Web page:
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UPD responds to altercation on CDTA bus

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By Kassie Parisi

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University at Albany police responded to a call last night at approximately 1:40 a.m. after three female students reported they needed medical attention following an alleged altercation on a CDTA bus, according to a report filed by the university police.

According to the report, the three female students boarded the No. 11 bus last night and went to sit in the back. After making a few more stops, a verbal argument broke out between the three women, who were black, and a number of other students on the bus, who were white. The larger group (about 10-12 students according to the report) of students allegedly began to use racial slurs towards the three women, and soon after a physical fight broke out, according to the report.

During the fight, one of the women recalled a group of white males standing over her and kicking and punching her repeatedly while she was on the floor of the bus. The alleged victims claimed that nobody on the vehicle attempted to intervene to stop the fight.

Eventually, the bus stopped at the Social Sciences bus stop, and two of the women who were assaulted were taken to Albany Medical Center for evaluation. Both had “minor abrasions on their faces,” according to the report. The third female in the party opted to not seek medical attention.

Albany police and the university police are investigating the incident. UAlbany President Robert J. Jones issued the following statement on Saturday.

“Dear Students, Faculty and Staff:

Early this morning, three of our students were harassed and assaulted while riding on a CDTA bus on Western Ave. in Albany.

The students, who are Black women, stated that racial slurs were used by the perpetrators, whom they described as a group of 10 to 12 white males and females.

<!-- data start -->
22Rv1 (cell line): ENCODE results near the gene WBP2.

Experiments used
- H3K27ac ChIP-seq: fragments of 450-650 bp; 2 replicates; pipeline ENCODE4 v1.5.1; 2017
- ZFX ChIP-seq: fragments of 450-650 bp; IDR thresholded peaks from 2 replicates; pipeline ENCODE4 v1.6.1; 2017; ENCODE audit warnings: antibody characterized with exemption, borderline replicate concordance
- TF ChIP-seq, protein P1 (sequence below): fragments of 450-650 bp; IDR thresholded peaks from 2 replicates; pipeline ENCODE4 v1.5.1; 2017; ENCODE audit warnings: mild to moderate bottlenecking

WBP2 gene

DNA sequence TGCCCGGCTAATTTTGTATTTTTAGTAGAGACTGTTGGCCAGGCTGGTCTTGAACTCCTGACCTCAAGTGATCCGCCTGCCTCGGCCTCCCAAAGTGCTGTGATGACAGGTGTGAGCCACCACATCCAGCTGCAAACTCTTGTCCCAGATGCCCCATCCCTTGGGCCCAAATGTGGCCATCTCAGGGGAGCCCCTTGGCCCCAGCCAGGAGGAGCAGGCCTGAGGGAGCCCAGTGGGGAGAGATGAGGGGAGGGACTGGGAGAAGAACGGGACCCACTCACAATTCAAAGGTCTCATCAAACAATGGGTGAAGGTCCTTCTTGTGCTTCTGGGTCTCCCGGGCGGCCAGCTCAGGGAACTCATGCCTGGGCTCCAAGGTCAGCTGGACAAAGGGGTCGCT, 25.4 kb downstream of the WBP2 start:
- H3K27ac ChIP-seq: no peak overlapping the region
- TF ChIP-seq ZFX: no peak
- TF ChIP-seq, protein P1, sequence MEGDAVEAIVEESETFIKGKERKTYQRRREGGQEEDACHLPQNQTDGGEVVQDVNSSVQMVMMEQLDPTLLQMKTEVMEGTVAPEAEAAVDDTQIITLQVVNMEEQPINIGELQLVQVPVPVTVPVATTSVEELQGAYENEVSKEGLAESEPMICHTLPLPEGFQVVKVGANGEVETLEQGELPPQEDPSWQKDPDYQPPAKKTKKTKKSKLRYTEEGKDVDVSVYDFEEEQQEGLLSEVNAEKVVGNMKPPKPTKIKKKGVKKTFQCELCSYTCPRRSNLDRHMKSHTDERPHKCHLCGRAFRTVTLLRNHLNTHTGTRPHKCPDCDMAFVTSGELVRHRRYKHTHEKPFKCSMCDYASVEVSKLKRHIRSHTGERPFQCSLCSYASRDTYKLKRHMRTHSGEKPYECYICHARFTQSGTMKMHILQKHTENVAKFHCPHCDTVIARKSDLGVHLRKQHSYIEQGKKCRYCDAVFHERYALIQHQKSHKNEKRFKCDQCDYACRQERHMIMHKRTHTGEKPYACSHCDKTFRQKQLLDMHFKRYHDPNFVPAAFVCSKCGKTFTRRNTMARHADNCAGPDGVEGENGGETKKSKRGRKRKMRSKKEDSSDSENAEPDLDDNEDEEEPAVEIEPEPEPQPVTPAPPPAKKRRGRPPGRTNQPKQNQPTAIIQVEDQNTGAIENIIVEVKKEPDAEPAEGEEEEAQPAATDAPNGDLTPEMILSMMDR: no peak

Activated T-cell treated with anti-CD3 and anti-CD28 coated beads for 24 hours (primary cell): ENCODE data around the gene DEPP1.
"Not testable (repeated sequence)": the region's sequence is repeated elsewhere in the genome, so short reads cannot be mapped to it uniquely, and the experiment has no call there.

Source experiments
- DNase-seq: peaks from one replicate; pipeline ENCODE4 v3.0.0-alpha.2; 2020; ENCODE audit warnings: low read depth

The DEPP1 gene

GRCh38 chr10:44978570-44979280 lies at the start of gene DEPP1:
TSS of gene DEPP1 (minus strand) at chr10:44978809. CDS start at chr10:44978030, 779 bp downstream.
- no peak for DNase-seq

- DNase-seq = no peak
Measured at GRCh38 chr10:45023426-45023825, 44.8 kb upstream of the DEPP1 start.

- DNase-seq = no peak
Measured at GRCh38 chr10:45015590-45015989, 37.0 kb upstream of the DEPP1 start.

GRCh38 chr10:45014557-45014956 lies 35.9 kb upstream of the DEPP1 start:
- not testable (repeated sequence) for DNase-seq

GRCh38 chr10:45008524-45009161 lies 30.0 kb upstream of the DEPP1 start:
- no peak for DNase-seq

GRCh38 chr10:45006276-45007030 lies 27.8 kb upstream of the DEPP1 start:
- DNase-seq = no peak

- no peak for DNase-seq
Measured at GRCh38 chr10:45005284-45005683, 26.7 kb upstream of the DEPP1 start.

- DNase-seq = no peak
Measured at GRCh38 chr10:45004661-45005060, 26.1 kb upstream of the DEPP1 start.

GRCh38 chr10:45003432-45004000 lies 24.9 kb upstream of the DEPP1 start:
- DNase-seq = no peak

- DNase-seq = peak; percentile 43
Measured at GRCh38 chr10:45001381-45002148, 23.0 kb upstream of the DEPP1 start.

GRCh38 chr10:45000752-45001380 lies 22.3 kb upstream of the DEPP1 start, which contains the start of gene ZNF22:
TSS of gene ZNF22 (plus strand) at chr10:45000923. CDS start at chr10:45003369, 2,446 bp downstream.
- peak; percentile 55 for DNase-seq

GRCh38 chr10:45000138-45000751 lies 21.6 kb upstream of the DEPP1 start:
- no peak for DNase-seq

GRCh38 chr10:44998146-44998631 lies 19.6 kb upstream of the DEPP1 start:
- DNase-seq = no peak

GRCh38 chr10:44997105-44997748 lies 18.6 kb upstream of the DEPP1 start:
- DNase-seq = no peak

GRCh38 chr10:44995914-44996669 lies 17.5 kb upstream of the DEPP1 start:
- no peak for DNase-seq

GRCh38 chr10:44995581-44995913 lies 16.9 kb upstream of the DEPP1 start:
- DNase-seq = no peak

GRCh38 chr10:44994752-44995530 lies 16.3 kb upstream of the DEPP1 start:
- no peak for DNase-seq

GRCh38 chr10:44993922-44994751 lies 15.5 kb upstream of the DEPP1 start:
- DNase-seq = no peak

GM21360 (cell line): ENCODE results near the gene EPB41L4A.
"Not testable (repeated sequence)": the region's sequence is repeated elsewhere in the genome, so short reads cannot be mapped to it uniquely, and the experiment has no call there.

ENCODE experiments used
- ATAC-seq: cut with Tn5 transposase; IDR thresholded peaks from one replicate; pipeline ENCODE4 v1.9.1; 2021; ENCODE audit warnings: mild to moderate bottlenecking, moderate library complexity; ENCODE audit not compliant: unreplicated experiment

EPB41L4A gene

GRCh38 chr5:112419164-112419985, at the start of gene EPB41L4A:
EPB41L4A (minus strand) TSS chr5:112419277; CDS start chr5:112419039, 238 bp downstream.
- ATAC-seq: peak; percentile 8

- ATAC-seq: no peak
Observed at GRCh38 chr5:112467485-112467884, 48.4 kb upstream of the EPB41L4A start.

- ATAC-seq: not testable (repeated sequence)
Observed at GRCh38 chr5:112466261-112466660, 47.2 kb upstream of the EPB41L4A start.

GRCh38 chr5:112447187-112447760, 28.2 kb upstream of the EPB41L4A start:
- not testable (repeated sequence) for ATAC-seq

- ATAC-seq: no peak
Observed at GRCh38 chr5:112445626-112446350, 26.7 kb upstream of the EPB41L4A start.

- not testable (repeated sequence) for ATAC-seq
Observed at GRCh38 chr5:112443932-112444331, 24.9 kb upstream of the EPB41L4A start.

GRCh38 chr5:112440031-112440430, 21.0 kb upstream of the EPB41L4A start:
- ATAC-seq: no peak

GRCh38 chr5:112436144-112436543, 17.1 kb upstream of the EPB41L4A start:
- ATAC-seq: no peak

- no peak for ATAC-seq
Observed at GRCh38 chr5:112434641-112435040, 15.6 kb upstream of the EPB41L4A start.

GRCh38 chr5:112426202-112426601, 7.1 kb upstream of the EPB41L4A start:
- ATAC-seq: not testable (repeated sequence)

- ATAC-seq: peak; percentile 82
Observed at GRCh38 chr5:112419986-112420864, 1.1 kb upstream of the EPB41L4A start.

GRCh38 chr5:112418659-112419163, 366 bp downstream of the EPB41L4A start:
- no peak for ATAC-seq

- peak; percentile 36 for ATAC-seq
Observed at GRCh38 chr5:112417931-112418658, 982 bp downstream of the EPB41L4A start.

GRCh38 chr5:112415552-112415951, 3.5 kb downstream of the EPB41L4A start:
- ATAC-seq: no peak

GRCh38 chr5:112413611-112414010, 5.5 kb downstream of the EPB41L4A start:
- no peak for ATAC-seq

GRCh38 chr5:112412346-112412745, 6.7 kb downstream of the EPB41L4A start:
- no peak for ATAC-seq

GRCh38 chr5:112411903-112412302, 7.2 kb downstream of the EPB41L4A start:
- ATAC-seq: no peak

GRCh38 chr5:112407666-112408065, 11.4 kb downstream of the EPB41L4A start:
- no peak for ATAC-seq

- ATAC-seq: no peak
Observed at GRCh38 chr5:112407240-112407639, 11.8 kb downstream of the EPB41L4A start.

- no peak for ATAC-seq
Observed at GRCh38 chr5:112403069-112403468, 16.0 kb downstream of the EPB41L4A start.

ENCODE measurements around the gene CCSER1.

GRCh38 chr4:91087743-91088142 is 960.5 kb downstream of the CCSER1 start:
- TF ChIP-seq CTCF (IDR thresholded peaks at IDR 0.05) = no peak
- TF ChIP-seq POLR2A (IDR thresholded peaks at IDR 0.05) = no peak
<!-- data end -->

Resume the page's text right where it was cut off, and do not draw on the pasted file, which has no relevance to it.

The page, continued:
I am deeply concerned, saddened and angry about this incident. There is no place in the UAlbany community for violence, no place for racial intolerance and no place for gender violence.

I am out of town today. I have decided to cut my trip short and will be returning to Albany as soon as I can to address this situation.

In the meantime, I have been in direct contact with the Provost and executive leadership team and have directed that the University respond rapidly and forcefully.

Our police, our student affairs personnel and our Office of Diversity and Inclusion staff are working together to support our young women.

We are working closely with the Albany Police Department to identify the persons responsible. If those individuals are UAlbany students, we will hold them fully accountable for their behavior.

I call upon all members of the University at Albany to unite. We must show the world that we stand for inclusiveness and stand against bias, violence and hatred.

Our annual Dr. Martin Luther King Jr. celebration will be held on the evening of Monday, Feb. 1. As we reflect on the principles and values that Dr. King stood for, let us come together in solidarity to reaffirm our values.

Now is the time to recommit to our principles of inclusivity and diversity and send a strong message that we will not tolerate bias, hatred and violence in our University.

Robert J. Jones

This story will be updated as the situation develops.

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